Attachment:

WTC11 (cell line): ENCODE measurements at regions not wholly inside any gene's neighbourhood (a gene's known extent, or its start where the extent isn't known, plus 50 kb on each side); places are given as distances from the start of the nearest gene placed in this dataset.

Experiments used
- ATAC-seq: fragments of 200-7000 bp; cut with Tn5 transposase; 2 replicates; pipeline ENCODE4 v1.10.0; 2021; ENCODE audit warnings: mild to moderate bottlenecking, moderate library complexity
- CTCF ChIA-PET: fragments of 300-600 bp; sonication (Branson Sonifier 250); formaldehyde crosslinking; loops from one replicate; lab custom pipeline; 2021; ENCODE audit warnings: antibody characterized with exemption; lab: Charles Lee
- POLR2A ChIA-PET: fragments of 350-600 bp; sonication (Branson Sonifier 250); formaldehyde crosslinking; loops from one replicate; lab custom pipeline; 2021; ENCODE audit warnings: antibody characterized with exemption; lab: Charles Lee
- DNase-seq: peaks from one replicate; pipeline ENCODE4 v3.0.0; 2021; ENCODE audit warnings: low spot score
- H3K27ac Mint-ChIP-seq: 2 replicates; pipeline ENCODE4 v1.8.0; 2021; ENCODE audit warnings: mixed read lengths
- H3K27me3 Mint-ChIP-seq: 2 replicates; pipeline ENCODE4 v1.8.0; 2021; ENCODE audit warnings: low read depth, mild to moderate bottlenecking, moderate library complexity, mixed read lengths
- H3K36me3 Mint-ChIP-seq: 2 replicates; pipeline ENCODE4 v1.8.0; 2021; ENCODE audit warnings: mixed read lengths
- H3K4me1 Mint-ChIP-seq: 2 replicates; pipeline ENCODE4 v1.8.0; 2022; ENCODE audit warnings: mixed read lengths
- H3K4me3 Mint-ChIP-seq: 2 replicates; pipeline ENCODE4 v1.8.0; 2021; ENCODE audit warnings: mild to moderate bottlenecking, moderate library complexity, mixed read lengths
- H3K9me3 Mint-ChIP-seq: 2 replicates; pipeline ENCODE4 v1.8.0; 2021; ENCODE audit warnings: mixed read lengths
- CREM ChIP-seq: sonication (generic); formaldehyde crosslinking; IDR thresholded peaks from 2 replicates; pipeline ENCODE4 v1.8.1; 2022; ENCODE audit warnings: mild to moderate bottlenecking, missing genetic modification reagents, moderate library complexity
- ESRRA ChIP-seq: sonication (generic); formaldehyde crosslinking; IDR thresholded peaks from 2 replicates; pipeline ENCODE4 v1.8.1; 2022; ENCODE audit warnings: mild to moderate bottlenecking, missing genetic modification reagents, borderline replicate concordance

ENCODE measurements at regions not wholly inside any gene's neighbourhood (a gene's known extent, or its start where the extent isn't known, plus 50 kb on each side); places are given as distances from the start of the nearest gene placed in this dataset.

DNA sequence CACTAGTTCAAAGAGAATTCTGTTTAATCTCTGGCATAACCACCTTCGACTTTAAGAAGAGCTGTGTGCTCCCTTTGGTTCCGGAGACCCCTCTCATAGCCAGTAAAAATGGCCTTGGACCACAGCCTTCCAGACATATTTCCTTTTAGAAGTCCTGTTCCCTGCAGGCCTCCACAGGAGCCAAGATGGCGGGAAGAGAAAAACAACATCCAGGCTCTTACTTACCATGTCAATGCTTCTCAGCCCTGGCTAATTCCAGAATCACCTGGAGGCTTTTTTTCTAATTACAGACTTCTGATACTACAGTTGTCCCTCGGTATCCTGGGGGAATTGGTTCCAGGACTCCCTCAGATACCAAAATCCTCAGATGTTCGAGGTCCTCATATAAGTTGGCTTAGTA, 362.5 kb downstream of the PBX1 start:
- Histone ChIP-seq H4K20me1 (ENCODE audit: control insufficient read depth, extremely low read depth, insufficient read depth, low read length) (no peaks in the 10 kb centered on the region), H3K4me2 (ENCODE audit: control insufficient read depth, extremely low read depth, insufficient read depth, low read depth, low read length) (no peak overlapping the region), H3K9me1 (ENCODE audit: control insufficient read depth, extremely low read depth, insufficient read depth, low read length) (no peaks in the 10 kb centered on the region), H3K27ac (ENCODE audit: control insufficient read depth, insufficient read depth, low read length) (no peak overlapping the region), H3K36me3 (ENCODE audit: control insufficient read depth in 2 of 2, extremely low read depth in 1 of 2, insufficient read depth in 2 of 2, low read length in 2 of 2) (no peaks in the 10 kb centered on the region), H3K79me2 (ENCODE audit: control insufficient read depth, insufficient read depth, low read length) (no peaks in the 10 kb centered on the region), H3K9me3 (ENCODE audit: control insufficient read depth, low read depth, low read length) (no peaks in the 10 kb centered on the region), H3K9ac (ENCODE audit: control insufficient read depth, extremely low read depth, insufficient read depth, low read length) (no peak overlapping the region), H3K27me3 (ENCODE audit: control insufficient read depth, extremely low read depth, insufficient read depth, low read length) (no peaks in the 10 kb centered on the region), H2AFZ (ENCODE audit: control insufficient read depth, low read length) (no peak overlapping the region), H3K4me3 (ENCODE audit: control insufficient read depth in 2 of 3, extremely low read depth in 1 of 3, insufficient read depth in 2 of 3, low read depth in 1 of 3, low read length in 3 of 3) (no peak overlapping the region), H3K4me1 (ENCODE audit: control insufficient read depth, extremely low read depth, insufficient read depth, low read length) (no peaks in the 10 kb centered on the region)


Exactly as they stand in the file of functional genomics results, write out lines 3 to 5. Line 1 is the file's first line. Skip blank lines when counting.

- ATAC-seq: fragments of 200-7000 bp; cut with Tn5 transposase; 2 replicates; pipeline ENCODE4 v1.10.0; 2021; ENCODE audit warnings: mild to moderate bottlenecking, moderate library complexity
- CTCF ChIA-PET: fragments of 300-600 bp; sonication (Branson Sonifier 250); formaldehyde crosslinking; loops from one replicate; lab custom pipeline; 2021; ENCODE audit warnings: antibody characterized with exemption; lab: Charles Lee
- POLR2A ChIA-PET: fragments of 350-600 bp; sonication (Branson Sonifier 250); formaldehyde crosslinking; loops from one replicate; lab custom pipeline; 2021; ENCODE audit warnings: antibody characterized with exemption; lab: Charles Lee